Humor, personality and implications for learning situations

Leo Gürtler   University of Tuebingen,  Germany

This is a  work-in-progress paper on interindividual differences in humor and its impact on education. Humor is rarely discussed as a distinct, autonomous personality factor in education, specifically educational interactions. Additionally, there exists no satisfying general scientific definition of humor in literature. Instead, humor is often confounded with terms like laughter, wit or comic. Empirical studies operationalize humor according to these terms and fail to catch that phenomenon on aspects of personality and on identifying important effective situational determinants.
There are interesting correlations between humor and personality psychology. Most of them were found between Five Factor Model (FFM) scales sensu Costa & McCrae (1985, Neo-PI) and humor measures by Ruch (3WD, 1995d). The 3WD is divided into three scales: incongruity-resolution (INC-RES), nonsense (NON) and sexual wits. Items are rated for funniness (f) or aversiveness (a). In 1998 Ruch reports significant correlations between INC-RESf/ agreeableness (r=.25), INC-RESf/ openness (r=-.22), NONf/ openness (r=.27) and NONa/ openness (r=-.27). They are low, but consistent.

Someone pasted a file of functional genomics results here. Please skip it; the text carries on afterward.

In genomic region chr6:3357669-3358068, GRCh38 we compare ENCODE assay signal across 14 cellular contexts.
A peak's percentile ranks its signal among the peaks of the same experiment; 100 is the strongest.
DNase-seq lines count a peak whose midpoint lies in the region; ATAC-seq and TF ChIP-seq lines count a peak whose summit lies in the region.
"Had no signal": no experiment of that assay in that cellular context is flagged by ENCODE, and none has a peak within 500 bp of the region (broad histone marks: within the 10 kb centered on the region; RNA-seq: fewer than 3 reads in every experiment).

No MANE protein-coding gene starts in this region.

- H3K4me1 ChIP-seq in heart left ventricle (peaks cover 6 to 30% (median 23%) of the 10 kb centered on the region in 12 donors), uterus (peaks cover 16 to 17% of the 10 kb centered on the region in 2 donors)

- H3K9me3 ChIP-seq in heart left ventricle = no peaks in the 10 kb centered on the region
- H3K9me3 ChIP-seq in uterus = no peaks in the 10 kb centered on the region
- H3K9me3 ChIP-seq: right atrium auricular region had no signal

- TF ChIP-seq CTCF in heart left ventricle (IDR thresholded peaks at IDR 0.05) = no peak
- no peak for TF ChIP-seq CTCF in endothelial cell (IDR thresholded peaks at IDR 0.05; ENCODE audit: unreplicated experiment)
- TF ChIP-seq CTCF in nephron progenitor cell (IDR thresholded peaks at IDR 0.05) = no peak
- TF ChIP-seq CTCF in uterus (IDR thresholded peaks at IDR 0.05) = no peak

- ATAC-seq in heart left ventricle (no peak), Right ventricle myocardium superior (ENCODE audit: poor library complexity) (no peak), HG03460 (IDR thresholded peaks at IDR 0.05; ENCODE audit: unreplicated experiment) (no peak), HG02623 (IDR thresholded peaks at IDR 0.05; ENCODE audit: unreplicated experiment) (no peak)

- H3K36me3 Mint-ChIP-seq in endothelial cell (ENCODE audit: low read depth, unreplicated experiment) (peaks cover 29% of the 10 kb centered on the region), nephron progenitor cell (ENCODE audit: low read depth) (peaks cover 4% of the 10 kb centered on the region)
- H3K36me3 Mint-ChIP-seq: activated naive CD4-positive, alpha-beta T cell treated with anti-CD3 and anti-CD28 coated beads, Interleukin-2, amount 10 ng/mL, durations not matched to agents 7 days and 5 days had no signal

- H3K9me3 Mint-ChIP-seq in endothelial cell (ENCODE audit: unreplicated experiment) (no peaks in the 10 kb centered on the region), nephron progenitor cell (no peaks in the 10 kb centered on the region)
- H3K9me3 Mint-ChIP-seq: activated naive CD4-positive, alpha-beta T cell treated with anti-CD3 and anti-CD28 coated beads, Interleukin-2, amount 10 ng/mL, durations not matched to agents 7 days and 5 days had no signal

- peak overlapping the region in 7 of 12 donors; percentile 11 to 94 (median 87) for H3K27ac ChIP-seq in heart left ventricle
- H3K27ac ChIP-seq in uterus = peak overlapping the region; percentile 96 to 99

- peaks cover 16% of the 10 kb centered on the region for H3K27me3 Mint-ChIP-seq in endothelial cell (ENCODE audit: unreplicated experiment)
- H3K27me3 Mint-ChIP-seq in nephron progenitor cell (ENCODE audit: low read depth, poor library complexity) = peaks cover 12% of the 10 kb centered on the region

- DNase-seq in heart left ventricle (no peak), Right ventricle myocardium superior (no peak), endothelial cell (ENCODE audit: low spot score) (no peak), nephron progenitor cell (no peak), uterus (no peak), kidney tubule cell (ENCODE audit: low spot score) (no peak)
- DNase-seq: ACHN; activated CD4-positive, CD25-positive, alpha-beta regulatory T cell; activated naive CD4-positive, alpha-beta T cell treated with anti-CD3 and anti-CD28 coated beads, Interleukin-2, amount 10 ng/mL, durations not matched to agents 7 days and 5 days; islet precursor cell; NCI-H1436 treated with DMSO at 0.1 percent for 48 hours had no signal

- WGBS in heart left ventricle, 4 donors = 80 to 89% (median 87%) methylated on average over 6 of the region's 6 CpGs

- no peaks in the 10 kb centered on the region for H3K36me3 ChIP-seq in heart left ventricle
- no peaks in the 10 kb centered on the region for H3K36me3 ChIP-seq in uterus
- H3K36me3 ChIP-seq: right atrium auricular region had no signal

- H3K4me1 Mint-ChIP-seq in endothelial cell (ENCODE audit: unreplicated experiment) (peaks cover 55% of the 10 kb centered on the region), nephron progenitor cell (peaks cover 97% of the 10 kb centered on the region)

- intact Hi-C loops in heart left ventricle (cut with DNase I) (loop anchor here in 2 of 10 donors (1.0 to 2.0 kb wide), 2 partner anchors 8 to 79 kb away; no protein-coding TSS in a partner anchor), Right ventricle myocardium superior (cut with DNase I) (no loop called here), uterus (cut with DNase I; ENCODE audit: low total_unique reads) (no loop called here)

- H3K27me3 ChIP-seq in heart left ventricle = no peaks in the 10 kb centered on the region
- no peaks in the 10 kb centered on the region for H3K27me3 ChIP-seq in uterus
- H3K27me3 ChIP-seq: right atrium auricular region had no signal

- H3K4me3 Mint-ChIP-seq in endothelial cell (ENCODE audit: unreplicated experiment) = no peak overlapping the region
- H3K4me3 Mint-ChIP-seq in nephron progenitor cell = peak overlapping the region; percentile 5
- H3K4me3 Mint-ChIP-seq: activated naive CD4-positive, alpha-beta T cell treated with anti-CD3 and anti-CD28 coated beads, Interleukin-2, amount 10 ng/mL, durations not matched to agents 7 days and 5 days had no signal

These results point towards humor as a reliable, important but relative independent aspect of personality that contributes to the understanding of interindividual differences. To establish these findings on a broader base, it is necessary to widen the area of research. Also, it is recommended to describe the actual process of communication and interaction in terms of humor as a contributing factor that might interact with personality and learning styles.
An interesting and hopefully successful approach may be to establish a linkage between humor, the FFM and certainty/ uncertainty orientation (CO/ UO, Huber & Roth 1999). CO learners tend to avoid explicit searching for new, surprising and abnormal learning techniques and are not attracted by seeking for incongruent information. Huber states, they may constitute the majority of the learning population. On the other side UO learners exactly do the opposite. They prefer unclear and not well structured situations. They often try new ways of thinking, learning and are seeking for incongruent information. With the CO/ UO concept, it is possible to describe not only learning behavior and style in different teaching situations but to have a new personality style as a narrativ to do research on interactions within these situations.
One step towards this goal is to find existent correlations of CO/ UO with FFM scales. Results from Huber (unpublished) will be shown that give scores on two dimensions: ambiguity and structure/ need for authority, that describe certainty/ uncertainty orientation. Significant correlations were found between these scales and exraversion, openness to experience, neuroticism and conscientousness. Now, it is necessary to identify corresponding correlational matrices between humor preferences and actions. My ongoing study at the moment is to find correlations between FFM, 3WD and CO/ UO. Results and practical conclusions will be presented in the final paper.

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